Conclusions: Post traumatic small bowel obstruction should be kept in the differential diagnosis of patients who presented with abdominal pain, sometimes without distension and vomiting, and who have a history of blunt trauma abdomen.

Patients with blunt abdominal trauma are often managed without surgical intervention, if there are no signs of bowel perforation or hypovolemic shock due to blood loss.

Consequently, mesenteric injuries and small bowel haematoma may go undiagnosed.[1] There are only a few reports highlighting such cases, with no more than four reported cases of small bowel stricture following abdominal trauma, which manifested as early as one week or as late as twenty six years after the injury.[2,3] We present our experience of eight such patients.


We retrospectively identified and examined from our prospectively maintained database, eight consecutive patients with post traumatic small bowel stricture that were admitted to our department at the Sir Ganga Ram Hospital, New Delhi, between August 1996 and July 2008.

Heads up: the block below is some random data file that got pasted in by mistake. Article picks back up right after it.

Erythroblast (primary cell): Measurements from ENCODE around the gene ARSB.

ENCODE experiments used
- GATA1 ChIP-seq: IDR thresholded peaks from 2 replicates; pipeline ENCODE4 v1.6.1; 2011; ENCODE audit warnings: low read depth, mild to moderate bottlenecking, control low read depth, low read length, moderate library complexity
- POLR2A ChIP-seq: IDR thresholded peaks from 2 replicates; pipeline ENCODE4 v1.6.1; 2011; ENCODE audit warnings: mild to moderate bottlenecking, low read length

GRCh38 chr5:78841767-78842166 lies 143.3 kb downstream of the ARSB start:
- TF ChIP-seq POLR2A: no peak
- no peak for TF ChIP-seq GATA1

All 8 patients presented with signs and symptoms of small intestinal obstruction and a past history of road traffic accident during which they had sustained blunt abdominal trauma,which had been managed conservatively. The diagnosis of a post traumatic stricture was based on prior history of blunt abdominal trauma, barium studies, computed tomography of the bowel, the findings at surgery and a histopathology report of an ischaemic lesion. The data examined included patient demographics and time interval between the trauma and the appearance of symptoms of intestinal obstruction.